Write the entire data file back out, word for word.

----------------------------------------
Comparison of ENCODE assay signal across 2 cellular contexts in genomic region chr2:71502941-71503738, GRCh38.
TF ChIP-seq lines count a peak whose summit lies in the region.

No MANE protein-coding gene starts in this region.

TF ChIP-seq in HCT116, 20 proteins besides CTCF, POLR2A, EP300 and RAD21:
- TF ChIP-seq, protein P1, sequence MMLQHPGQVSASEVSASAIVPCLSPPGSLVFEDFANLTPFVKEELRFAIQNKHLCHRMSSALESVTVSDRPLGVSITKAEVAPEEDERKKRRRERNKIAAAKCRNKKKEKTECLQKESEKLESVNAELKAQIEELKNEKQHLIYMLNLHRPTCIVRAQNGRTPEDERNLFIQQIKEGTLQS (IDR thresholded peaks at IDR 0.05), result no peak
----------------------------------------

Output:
Comparison of ENCODE assay signal across 2 cellular contexts in genomic region chr2:71502941-71503738, GRCh38.
TF ChIP-seq lines count a peak whose summit lies in the region.

No MANE protein-coding gene starts in this region.

TF ChIP-seq in HCT116, 20 proteins besides CTCF, POLR2A, EP300 and RAD21:
- TF ChIP-seq, protein P1, sequence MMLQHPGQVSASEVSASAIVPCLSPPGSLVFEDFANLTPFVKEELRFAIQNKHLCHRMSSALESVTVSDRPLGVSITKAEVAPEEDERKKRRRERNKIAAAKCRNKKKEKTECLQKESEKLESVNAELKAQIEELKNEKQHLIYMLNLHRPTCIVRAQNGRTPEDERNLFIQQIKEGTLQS (IDR thresholded peaks at IDR 0.05), result no peak